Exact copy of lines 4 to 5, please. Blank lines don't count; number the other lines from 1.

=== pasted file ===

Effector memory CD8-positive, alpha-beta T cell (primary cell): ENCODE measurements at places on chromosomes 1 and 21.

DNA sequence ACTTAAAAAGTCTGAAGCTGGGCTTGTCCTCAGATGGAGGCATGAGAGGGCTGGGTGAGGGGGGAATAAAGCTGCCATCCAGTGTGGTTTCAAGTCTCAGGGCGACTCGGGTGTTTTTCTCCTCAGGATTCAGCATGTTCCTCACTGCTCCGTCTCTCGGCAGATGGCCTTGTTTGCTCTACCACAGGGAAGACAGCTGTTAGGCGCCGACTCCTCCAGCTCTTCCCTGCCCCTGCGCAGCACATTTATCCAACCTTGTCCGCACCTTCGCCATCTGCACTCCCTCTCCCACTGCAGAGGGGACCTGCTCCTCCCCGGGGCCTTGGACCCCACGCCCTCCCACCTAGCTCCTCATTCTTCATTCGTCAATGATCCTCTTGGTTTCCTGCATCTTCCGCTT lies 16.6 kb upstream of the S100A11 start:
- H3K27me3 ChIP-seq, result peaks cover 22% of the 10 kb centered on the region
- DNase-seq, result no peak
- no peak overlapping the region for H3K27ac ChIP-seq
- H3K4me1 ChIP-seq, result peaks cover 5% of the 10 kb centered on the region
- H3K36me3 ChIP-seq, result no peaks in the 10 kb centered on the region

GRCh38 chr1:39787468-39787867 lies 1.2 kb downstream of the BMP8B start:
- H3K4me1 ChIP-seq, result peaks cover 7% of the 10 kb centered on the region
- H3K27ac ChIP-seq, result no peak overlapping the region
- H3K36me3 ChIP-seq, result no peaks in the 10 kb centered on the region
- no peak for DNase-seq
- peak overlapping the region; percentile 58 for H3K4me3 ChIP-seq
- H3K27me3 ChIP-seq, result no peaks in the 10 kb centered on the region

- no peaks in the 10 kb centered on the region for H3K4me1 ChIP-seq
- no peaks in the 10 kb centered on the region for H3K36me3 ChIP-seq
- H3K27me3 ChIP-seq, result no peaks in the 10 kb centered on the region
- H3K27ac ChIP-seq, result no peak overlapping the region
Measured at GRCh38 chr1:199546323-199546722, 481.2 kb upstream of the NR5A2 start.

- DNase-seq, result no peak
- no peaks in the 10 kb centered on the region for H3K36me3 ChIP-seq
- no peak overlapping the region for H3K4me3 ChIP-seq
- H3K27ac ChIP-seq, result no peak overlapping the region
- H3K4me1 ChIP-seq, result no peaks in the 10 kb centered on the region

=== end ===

- DNase-seq, result no peak
- no peak overlapping the region for H3K27ac ChIP-seq